The journalist Keith Waterhouse referred to the milestone in a colourful article he wrote for the Yorkshire Evening Post which was published on the 25th August 1950:

Park with petrified air of Sunday

LONDON has a Hyde Park and so has Leeds. They are not the same size; and though this local edition of the Park carries on its notice boards a yard of by-laws dealing with bathing offences, it has no Serpentine. It has not even a proper claim to the title of Hyde Park, for thought that is the name of the suburb in which it stands, its real name is Woodhouse Moor.

But for all that, the two Hyde Parks have a common bond. They both have the same spirit of cosmopolitanism, the same air of life at its most vital that you can find only in a park on Sunday mornings.

In Hyde Park, Leeds – or Woodhouse Moor if you will – there is a permanent atmosphere of Sunday morning petrified.

It may be one of the smallest and is certainly one of the scruffiest parks in Leeds – for it tapers off on one side, into that piece of land which is the real Woodhouse Moor, in the tradition of Hunslet and Holbeck Moors.

Circuses and swings

But on Woodhouse Moor Lord Mayors land in helicopters, circuses come to town and feasts pitch their swings and roundabouts. And at Hyde Park Corner, which is about the nearest Leeds will ever get to Marble Arch, there is one of the busiest traffic corners outside the city centre. It all helps with the atmosphere.

It is difficult to find out why this particular park is different from the other Leeds parks. The same women wheel the same prams and the same old men play bowls. The same couples spoon behind the rhododendrons, and about the bandstand the small boys frisk like puppies. But Hyde Park is one thing and Roundhay is another. How is it so?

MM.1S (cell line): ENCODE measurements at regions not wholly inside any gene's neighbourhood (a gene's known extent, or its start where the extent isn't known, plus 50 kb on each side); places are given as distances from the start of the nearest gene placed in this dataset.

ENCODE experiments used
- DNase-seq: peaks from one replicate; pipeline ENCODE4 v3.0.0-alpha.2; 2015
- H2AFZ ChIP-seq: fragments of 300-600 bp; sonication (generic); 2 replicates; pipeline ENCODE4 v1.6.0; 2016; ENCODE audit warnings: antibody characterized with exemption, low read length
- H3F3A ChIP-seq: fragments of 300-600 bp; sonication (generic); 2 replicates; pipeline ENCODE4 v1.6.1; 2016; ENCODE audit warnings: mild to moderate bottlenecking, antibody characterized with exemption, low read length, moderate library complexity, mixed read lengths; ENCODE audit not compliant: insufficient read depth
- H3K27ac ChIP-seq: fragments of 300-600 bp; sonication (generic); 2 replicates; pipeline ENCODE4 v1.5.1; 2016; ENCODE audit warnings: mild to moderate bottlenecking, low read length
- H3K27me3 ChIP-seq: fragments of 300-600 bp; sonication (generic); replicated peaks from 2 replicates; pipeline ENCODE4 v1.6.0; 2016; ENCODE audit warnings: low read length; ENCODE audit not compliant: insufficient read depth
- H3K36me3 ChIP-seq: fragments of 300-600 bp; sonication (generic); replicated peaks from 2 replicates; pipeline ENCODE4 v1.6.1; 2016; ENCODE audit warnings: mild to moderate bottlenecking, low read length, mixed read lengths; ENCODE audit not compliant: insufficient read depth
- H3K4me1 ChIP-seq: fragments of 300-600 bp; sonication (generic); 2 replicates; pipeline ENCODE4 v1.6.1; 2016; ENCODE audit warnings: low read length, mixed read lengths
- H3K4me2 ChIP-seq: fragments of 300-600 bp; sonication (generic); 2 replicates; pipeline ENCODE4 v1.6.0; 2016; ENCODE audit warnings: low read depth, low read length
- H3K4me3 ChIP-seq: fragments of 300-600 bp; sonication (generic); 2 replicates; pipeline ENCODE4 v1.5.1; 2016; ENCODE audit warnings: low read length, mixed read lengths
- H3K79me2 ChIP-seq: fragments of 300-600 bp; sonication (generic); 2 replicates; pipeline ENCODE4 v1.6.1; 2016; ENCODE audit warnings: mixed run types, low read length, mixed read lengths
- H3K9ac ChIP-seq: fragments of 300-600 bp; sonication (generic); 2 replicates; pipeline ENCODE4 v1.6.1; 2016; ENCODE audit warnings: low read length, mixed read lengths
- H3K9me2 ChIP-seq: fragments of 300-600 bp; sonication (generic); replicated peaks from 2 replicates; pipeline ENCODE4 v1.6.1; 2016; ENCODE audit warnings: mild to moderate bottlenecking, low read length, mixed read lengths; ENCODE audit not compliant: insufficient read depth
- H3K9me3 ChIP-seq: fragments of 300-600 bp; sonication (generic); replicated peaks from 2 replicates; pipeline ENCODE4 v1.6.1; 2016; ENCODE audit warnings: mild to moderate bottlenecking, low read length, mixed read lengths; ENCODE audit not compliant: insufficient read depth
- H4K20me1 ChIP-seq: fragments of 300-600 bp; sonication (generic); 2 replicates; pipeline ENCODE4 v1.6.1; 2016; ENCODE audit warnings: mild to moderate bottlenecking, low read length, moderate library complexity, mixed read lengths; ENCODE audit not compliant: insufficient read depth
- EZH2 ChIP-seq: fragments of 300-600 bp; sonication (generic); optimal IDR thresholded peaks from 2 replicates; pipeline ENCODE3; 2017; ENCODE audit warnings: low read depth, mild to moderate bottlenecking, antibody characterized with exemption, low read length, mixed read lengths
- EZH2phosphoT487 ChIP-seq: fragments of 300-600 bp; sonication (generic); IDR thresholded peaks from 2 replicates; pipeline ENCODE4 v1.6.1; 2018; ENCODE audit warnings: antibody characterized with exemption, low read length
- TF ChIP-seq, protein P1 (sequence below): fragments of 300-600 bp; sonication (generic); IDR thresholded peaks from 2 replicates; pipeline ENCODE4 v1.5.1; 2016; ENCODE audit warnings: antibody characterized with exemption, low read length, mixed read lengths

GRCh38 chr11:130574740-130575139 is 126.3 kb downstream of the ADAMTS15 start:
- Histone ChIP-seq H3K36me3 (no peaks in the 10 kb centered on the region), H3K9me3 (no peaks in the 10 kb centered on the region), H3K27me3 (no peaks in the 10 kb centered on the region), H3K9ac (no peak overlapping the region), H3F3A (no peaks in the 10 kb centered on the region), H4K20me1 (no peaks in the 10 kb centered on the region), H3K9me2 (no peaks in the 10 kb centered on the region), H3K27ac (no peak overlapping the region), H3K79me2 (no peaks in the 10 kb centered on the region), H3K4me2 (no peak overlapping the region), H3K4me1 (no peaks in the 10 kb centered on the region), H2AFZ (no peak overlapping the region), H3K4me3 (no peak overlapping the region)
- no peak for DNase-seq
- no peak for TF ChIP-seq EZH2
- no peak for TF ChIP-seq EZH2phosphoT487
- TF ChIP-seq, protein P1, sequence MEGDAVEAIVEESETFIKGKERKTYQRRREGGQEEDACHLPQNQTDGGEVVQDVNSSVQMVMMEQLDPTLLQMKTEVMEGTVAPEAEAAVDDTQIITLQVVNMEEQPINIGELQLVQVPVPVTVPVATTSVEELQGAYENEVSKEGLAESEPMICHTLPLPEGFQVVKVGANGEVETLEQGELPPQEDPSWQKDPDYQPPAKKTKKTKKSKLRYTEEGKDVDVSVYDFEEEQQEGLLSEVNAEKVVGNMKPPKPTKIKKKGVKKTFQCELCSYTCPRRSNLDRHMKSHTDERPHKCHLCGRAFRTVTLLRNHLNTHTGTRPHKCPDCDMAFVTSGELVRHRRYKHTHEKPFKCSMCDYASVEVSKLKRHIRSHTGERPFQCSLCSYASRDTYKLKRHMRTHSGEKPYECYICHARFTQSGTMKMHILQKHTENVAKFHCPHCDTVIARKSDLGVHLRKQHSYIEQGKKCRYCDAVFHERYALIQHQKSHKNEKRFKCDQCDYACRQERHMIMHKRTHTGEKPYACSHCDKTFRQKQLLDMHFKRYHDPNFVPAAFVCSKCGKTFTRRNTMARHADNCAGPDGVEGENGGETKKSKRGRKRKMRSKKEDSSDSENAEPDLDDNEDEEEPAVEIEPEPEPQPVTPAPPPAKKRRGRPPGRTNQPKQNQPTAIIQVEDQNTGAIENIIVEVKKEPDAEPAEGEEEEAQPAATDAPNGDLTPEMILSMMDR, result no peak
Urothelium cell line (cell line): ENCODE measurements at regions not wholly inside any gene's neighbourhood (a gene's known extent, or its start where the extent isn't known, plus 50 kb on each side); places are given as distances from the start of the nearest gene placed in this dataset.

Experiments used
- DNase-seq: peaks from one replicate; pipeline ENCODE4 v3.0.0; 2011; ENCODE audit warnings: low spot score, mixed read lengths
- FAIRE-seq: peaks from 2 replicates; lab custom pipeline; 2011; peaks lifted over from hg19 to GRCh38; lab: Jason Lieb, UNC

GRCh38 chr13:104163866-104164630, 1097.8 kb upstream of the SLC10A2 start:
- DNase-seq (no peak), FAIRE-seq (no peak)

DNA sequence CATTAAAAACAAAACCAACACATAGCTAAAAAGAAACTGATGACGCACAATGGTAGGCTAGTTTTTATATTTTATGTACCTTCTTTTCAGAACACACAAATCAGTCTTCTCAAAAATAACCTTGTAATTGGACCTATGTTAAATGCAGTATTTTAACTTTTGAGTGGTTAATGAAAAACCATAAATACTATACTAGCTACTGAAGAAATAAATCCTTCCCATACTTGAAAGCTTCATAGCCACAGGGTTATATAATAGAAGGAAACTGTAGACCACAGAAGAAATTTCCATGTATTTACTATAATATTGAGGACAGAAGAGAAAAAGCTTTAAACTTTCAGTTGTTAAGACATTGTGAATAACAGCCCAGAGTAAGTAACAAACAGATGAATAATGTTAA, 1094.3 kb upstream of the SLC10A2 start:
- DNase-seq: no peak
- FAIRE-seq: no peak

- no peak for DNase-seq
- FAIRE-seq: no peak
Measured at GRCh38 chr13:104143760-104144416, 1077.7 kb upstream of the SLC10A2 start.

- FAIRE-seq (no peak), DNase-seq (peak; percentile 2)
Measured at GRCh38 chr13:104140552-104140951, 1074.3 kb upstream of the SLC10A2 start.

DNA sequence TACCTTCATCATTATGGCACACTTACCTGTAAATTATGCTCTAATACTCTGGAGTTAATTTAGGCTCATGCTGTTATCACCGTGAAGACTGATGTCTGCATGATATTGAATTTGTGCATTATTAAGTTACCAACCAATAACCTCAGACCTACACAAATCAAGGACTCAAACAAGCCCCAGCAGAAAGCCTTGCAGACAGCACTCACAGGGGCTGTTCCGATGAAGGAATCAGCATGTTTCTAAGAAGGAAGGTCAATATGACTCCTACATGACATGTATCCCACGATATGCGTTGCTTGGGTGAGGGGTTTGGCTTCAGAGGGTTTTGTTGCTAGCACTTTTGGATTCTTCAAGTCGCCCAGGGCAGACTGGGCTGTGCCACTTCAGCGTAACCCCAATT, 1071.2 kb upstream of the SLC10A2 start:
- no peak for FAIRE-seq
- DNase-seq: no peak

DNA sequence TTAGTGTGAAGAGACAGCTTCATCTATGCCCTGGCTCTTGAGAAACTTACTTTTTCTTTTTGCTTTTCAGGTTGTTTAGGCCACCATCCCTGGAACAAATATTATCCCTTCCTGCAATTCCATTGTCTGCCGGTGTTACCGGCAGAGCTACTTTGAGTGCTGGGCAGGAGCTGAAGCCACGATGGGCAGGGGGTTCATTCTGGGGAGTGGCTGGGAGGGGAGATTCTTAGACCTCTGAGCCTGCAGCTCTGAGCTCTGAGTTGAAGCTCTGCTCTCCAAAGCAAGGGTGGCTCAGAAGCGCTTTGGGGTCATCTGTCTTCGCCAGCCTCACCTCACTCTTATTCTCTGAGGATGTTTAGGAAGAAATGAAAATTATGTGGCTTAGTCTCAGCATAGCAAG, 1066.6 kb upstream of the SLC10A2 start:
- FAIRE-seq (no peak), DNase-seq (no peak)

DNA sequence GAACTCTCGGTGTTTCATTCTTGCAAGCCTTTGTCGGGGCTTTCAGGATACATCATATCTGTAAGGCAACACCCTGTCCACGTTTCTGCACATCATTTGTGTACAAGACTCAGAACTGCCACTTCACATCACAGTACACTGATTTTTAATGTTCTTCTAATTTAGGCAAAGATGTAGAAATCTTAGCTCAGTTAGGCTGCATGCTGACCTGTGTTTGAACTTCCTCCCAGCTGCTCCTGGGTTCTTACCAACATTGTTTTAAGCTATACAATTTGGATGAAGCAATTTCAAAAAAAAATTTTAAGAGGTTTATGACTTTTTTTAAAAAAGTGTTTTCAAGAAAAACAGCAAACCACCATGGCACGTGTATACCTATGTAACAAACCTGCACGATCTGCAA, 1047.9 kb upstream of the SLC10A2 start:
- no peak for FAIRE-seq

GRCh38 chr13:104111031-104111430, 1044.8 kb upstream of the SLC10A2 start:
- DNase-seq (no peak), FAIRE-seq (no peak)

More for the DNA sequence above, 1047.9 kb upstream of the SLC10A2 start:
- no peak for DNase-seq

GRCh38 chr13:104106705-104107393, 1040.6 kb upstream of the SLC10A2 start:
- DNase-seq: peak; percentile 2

One reason is the nearness to the city centre a mile away, which gives the park that bustling touch. The other is that Hyde Park has a past.

It is a red and gold past, written in the clip-clop and rumble of a coach and pair trotting through the trelliswork of avenues; and the secret of Hyde Park’s individuality is that some of the past is still alive.

To the crumbling fringes of its grassland there still clings some of the majesty of Queen Victoria’s day.

Victorian glimpses

There is still the belt of trees by the roadside – painted with white circles, like lamp standards, but still there – still the Grammar School on one side and the barracks on the other. And set in a bed of lupins, a statue of Victoria herself to help your vision of the sons of gentleman walking out in mortar-boards, and soldiers of the Queen with red coats and Malacca canes.

Even when you dwell in the past there is the same Sunday morning atmosphere that haunts the park today. From the centre of the road you can see the spires of seven churches.

How long this little bit of Leeds will keep its past around it in the face of progress is difficult to say.

The great levelling will take Hyde Park as it took the country house and the top hat. The trouble is that strolling through the park on a Sunday morning in Autumn it is difficult to believe it. There is a milepost there to say that London is 187 miles away; but none to say that Victoria and all her golden age is 50 years away.

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